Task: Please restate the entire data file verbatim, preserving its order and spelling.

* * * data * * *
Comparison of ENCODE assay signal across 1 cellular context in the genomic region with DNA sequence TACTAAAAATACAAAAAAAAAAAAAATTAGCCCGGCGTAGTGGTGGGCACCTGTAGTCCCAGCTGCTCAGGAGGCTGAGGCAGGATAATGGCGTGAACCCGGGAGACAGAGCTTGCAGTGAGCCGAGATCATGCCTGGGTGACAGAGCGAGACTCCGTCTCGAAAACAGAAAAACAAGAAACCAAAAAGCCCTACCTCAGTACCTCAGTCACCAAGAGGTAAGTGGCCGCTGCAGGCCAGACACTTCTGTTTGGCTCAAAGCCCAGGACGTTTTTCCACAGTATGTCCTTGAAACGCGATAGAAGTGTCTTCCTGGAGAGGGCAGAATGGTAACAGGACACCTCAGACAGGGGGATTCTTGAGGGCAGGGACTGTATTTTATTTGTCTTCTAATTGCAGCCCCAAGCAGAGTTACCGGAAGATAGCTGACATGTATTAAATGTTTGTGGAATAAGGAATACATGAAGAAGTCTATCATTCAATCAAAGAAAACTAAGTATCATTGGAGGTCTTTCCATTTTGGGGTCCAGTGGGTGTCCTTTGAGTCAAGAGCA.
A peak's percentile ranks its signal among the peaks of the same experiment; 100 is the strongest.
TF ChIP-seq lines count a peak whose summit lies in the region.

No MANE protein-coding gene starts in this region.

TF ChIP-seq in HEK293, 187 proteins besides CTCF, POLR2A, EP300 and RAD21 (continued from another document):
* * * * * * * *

Comparison of ENCODE assay signal across 1 cellular context in the genomic region with DNA sequence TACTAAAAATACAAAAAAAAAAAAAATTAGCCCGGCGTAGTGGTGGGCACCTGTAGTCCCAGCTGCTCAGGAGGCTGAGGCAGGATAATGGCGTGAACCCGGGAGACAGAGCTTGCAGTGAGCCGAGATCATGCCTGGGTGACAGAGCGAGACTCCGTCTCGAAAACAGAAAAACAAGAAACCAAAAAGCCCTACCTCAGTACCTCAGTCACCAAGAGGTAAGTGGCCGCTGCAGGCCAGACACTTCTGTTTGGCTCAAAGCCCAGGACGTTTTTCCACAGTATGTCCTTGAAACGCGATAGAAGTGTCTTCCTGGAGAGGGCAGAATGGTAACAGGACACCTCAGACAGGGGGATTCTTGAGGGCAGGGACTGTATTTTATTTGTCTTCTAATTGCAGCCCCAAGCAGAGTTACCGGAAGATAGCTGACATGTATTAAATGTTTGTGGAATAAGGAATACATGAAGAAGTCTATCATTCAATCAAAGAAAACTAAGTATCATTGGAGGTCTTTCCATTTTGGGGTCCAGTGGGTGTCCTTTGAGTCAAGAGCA.
A peak's percentile ranks its signal among the peaks of the same experiment; 100 is the strongest.
TF ChIP-seq lines count a peak whose summit lies in the region.

No MANE protein-coding gene starts in this region.

TF ChIP-seq in HEK293, 187 proteins besides CTCF, POLR2A, EP300 and RAD21 (continued from another document):